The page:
The Secret to Better Sleep

As we transition from winter to spring, it's the perfect time to discuss how seasonal changes affect our sleep patterns and what we can do to sleep better.

The statistics highlight that:  

  • Up to 75% of older adults experience symptoms of insomnia. (1)
  • Women are 40% more likely to have insomnia than men. (1)
  • Sleep disorders affect 39%-47% of perimenopausal women and 35%-60% of postmenopausal women. (1)

More recent studies show that moving from winter to spring significantly influences not only the regulation of REM sleep stages but also slow-wave sleep, also known as deep sleep. (2) There is a fascinating relationship between seasonal shifts and our sleep physiology.

Proper sleep allows the body to engage in circadian rhythms. The circadian rhythm is the 24-hour internal clock in our brain that regulates cycles of alertness and sleepiness by responding to light changes in our environment. Think of it as our body's internal clock. This rhythm is influenced by both physiological and behavioural cues like when we sleep, eat, or socialize, as well as environmental signals. (3)

A lack of sleep is associated with an increased risk of developing type 2 diabetes, heart disease, obesity, and depression. (2) A single night of poor sleep can lead to difficulties with memory, concentration, and decision-making and to a significant increase in the stress hormone.

People prone to developing circadian rhythm sleep disorders are those who work evening shifts or frequently travel across multiple time zones. Artificial illumination from computers, cell phones, and other electronic devices can also interfere with the body’s ability to maintain proper circadian rhythms. (4)

As days become longer, our sleep schedules shift, most notably in the form of later bedtimes and morning wake times, ultimately resulting in reductions in sleep duration and sleep efficiency compared to winter months. (4)

So, when we transition from winter to spring, what can we do to improve or maintain good, quality sleep?

  • As research data suggests, as we get older, fewer environmental disruptors attributed to light, temperature, and noise are reported. What does it mean? There is a great benefit to optimizing bedroom environments (right temperature, quiet and darkened space). However, optimizing the bedroom environment will have the greatest impact on younger populations compared to older. (4) 
  • The right diet and elimination of alcohol. Certain foods and drinks can promote better sleep. Avoid spicy foods within three hours of bedtime. Do the same with tomato sauce and other acidic foods if they give you heartburn or indigestion. Eat complex carbohydrates such as whole-wheat toast or a bowl of oatmeal before bed. These foods will trigger the release of the sleepy hormone serotonin, and they don’t take long to digest. (6)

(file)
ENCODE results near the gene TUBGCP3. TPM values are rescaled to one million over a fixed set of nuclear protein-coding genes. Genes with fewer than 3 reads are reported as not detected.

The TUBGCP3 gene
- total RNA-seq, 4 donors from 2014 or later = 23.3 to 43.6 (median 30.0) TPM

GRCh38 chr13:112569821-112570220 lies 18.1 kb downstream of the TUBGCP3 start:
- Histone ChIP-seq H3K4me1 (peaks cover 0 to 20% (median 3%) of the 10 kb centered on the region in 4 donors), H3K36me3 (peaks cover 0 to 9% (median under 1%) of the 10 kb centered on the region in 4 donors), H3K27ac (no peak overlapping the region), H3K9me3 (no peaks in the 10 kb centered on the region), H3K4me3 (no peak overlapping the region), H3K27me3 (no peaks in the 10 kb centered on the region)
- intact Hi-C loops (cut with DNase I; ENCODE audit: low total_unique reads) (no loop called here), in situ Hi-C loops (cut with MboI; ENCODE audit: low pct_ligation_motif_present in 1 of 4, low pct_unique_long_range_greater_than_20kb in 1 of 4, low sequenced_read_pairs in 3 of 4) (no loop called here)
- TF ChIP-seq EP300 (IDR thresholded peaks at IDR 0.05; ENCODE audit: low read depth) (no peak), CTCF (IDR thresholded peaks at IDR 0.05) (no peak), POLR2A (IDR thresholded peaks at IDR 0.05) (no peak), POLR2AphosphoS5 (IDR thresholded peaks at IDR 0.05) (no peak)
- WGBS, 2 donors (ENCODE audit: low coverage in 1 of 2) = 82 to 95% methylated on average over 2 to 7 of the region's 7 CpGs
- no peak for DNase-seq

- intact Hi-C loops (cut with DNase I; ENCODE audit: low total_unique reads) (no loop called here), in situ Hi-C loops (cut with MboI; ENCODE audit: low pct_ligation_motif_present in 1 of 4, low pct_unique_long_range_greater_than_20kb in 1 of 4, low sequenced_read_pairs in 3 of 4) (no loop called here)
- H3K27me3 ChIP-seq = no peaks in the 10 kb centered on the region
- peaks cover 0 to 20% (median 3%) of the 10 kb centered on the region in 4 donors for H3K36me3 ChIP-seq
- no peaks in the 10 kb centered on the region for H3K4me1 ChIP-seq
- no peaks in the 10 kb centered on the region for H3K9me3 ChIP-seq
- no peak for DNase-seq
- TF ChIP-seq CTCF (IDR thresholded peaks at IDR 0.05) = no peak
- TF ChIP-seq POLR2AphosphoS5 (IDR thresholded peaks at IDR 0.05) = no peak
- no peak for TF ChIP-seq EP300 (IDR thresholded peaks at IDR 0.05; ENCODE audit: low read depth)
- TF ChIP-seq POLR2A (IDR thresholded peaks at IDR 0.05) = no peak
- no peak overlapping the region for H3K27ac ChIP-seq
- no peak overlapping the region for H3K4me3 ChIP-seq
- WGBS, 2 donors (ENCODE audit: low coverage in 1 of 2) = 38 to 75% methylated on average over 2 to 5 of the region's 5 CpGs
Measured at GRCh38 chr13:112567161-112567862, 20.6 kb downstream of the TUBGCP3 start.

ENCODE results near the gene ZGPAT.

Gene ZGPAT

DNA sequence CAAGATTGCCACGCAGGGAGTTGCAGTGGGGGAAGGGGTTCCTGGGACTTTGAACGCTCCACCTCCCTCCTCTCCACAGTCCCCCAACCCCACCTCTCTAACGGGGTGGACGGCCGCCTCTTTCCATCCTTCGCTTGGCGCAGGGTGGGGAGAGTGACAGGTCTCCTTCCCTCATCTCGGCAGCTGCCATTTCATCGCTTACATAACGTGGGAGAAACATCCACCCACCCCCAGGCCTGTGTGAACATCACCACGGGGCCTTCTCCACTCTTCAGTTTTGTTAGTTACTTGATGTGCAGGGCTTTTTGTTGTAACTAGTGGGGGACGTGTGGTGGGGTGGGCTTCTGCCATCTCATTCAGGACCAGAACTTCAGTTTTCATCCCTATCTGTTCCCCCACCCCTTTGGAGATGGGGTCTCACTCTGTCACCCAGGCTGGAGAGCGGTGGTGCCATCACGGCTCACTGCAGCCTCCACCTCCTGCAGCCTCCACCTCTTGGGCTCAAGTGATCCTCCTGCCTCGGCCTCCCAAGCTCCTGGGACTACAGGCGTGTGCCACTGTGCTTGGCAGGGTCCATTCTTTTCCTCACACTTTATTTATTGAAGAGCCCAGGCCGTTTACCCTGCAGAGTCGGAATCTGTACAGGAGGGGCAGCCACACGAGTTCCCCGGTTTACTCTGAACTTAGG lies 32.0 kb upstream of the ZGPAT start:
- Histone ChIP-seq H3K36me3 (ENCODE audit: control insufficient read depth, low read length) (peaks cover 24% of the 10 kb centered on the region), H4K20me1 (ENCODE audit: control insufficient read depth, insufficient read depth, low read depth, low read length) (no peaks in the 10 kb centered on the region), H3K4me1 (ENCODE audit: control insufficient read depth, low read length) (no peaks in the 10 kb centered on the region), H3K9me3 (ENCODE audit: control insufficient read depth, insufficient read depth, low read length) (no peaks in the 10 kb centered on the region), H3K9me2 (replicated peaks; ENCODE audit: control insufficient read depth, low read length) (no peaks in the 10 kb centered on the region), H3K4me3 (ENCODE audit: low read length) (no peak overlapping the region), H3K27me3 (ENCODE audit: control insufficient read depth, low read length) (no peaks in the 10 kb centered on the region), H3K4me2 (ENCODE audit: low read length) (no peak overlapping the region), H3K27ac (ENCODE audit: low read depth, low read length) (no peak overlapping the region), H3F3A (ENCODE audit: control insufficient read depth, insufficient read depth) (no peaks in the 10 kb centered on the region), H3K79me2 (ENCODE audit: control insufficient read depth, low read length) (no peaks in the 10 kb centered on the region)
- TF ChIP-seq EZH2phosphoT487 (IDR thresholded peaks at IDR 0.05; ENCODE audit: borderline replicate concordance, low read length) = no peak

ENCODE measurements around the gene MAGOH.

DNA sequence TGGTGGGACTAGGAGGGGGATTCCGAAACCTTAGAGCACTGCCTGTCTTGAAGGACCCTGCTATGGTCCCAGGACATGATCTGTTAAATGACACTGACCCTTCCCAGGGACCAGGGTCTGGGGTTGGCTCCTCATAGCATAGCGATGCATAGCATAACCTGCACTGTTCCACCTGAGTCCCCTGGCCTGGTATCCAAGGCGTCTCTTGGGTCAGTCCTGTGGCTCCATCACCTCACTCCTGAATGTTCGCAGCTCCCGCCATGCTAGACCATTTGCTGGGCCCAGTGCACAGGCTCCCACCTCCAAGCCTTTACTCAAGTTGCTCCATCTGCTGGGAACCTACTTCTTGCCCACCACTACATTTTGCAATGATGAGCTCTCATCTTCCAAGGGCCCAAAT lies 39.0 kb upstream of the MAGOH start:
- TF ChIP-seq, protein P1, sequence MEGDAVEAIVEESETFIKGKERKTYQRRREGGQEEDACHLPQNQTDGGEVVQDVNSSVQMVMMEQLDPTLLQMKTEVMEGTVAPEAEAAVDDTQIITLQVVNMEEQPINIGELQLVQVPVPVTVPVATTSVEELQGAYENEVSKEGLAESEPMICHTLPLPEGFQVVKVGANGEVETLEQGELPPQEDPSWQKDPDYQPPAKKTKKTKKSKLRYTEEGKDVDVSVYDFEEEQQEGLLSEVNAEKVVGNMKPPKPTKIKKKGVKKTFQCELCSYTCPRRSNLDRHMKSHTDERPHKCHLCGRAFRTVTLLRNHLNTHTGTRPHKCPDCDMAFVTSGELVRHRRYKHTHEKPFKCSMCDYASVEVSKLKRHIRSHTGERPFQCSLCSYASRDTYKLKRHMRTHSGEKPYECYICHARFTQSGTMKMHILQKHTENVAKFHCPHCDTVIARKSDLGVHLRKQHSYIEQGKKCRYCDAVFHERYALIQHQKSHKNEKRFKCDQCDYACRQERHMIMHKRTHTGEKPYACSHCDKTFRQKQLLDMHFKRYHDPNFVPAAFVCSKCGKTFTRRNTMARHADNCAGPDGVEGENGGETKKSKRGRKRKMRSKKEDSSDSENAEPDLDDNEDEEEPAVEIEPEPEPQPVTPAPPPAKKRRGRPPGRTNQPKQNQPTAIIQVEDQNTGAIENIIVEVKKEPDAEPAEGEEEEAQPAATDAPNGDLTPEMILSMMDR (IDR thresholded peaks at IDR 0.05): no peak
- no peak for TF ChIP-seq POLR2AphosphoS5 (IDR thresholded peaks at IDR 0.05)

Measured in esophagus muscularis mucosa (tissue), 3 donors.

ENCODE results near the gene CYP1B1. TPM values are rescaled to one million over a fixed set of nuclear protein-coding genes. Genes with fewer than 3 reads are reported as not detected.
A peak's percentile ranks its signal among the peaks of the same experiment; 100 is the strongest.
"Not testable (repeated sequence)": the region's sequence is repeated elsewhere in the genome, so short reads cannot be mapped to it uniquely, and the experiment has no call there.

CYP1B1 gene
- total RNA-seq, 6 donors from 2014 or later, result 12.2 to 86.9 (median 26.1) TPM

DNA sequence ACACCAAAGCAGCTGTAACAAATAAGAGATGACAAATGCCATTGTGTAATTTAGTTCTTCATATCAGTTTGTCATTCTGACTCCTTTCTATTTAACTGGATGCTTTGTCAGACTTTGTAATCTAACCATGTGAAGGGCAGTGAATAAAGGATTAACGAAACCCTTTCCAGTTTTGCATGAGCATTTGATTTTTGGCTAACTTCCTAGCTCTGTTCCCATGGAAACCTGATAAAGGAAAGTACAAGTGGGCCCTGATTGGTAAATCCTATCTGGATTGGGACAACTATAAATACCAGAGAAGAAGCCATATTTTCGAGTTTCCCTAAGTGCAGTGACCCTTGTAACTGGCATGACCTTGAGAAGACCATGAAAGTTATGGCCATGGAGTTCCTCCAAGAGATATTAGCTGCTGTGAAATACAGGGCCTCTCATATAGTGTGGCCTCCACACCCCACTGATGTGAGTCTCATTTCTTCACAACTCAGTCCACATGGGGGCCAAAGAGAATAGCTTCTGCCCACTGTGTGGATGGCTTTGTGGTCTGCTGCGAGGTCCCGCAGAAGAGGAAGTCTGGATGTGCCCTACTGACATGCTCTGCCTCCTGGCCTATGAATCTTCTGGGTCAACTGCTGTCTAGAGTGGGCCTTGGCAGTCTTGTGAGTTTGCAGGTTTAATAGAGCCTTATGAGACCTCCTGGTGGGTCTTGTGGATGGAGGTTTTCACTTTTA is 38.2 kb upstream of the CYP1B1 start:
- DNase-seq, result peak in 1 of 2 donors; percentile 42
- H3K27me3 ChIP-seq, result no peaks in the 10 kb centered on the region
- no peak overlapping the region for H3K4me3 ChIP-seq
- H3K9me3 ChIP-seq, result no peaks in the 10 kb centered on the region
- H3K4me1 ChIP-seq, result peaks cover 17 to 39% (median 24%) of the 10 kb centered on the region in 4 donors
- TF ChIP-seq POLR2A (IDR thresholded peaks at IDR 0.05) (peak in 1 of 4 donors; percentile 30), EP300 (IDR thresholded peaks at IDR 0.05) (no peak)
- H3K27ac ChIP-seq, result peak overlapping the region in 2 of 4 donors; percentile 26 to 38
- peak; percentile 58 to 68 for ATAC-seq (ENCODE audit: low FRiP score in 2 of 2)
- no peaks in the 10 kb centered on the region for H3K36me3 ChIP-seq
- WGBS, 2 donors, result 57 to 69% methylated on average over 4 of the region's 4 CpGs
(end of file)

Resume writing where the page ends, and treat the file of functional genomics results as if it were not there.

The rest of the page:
• Pharmacological solutions can help some; however, the quality of sleep may remain poor, and we need to consider side effects such as dependence and increased drug tolerance. (5) 

We could consider the alternative, safe, and non-pharmacological interventions with minimal side effects. 

  • Aromatherapy has the therapeutic potential for sleep enhancement.

Although more research is needed, numerous studies have shown that inhaling essential oils, especially lavender, can help promote relaxation and improve sleep quality. With minimal known side effects, essential oils offer a safe and effective alternative to pharmacological solutions. 

  • The role of Magnesium and L-Theanine in sleep optimization.

Magnesium and L-theanine are noteworthy supplements for improving sleep. Magnesium has been linked to better sleep quality because it influences the central nervous system. On the other hand, L-theanine is known for its anxiety-reducing effects, which aid in relaxation and reduce stress, thus creating a favorable environment for falling asleep and staying asleep. 

  • Taurine's implications for sleep health and potential to extend lifespan.

Taurine's potential benefits for sleep health and longevity are worth exploring. This amino acid has been associated with various health benefits, including improved sleep quality. Taurine has also been recently investigated for its potential to extend lifespan. (7) This amino acid has caught the attention of researchers for its ability to support overall health and vitality, making it a promising addition to your wellness regimen.

If you struggle with sleep, it may be worth trying

Sleep Supplement - Magnesium + L-Theanine + L-Taurine | Elan Skincare

Sleep supplement with magnesium.

 Just Sleep Gift Set | Elan Skincare

Just Sleep Gift Set - alternative to Aromatherapy Shower Steamers from Elan Skincare, a jar with Himalayan salt crystals together with essential oils blend in a blue 10 ml bottle on a table, lavender placed on a notebook,

Wishing you a peaceful and restful night's sleep!

5) 6)                                            7)

Recommended read:

"Why We Sleep: The New Science of Sleep and Dreams" - by Matthew Walker  Explore the science of sleep and uncover the secrets to unlocking a lifetime of restful slumber. 

Disclaimer: The information provided is for informational purposes. It is not intended to be a substitute for professional medical advice, diagnosis, or treatment. Always seek the advice of your physician or other qualified health provider with any questions you may have regarding a medical condition.

Supplement safety: Do not exceed the recommended daily intake. Food supplements should not be used as a substitute for a varied and balanced diet and a healthy lifestyle.